These are just some of the reasons people like me argue against gay marriage. The worry is that once you start changing the definition of marriage, you wont be able to stop it and also that over time the population will cease to flourish (i.e. it would significantly be reduced). Now a counter argument could be “well how do you know until you try” but frankly, changing the definition of marriage is something I don’t really think we should experiment with. We’ve engaged in too much ‘social experimentation’ over the last 40 years or so with regards to marriage and relationships; among the ideas were the feminist idea that a man was meaningless (a woman needs a man like a fish needs a bicycle – remember that?), that you didn’t have to get married to have a family, you didn’t have to worry about the consequences of sex outside of marriage because if you slipped up and got pregnant, the govt would take care of the baby for you, etc etc – social experimentations that have had disastrous results both socially and economically by de-emphasizing the traditional family unit. I’m not willing to experiment with redefining the institution of marriage because frankly I don’t have the faith in the perceived outcome of changing it that some of my friends on the other side of the argument have. If history is any indicator as to how social experimentation in this country has fared over the years (with the exception of the welcomed Civil Rights movement) then I think I’m on the right side of things.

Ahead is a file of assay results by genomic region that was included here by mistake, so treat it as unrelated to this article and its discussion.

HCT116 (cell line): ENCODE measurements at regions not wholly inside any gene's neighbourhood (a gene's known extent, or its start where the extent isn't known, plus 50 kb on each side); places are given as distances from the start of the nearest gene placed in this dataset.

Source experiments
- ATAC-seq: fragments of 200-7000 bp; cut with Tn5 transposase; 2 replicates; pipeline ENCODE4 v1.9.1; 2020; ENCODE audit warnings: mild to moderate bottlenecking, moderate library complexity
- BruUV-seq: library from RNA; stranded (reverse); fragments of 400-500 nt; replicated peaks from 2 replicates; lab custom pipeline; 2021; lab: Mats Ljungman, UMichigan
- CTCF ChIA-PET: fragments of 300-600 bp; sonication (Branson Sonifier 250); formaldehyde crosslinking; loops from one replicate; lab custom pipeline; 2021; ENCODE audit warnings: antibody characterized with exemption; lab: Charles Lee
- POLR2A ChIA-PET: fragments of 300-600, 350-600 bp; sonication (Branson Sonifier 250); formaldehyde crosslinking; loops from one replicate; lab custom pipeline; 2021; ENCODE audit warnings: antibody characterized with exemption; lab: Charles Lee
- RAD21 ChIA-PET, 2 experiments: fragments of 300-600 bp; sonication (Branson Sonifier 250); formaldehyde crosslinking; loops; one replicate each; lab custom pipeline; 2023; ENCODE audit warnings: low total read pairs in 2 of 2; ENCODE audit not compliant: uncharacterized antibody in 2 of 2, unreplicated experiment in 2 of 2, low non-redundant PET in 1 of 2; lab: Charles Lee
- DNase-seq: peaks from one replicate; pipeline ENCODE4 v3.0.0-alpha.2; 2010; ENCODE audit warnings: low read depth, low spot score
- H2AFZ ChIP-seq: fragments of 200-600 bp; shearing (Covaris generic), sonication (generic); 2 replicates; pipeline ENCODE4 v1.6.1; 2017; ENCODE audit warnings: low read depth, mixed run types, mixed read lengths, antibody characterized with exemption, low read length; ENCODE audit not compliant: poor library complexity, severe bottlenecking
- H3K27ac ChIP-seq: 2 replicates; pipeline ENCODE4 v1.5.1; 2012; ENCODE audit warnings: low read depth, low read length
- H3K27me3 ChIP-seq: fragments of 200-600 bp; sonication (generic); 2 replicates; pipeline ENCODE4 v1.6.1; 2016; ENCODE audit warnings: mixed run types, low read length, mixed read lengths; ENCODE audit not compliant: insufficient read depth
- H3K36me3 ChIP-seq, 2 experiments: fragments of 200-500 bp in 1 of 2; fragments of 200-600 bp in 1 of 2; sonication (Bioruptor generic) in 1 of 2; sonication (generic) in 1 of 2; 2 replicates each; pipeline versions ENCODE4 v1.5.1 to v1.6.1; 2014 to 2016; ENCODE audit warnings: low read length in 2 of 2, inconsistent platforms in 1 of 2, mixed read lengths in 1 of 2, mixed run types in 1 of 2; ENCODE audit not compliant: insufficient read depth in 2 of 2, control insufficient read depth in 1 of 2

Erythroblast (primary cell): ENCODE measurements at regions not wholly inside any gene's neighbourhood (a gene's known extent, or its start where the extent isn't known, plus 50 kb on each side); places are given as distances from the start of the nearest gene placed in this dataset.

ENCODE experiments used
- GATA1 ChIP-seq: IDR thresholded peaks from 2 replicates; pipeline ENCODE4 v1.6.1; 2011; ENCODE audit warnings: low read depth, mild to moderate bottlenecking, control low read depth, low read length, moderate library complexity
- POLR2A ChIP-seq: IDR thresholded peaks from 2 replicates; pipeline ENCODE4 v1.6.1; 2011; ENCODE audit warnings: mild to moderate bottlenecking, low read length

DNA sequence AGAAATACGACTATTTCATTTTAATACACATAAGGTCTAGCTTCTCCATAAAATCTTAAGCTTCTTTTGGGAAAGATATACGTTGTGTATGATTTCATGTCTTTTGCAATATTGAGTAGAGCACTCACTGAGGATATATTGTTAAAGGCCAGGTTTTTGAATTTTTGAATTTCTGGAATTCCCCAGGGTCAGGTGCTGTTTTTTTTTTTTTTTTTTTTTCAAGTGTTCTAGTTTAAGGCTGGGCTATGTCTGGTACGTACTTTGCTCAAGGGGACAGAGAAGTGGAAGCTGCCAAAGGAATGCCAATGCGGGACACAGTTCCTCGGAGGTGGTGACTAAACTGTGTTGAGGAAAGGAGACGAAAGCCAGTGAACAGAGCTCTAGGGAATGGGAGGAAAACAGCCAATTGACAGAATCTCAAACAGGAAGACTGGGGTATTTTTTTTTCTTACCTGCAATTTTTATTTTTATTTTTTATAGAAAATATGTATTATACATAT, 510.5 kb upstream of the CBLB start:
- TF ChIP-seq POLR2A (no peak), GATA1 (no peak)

In a piece I read today at Townhall.com, Kathleen Parker discusses the situation going on in Massachusetts, where gay couples and Gov. Mitt Romney are at odds on how to classify the mother and father on birth certificates. Here’s a bit of what she had to say regarding the slippery slope:

In one case Romney recently had to entertain, two men – one a sperm donor and the other his boyfriend – became “parents” when a woman gave birth to the donor’s child. The two men wanted their names on the birth certificate, with the boyfriend replacing the birth mother. In a bold act of increasingly rare sanity, Romney said “no.”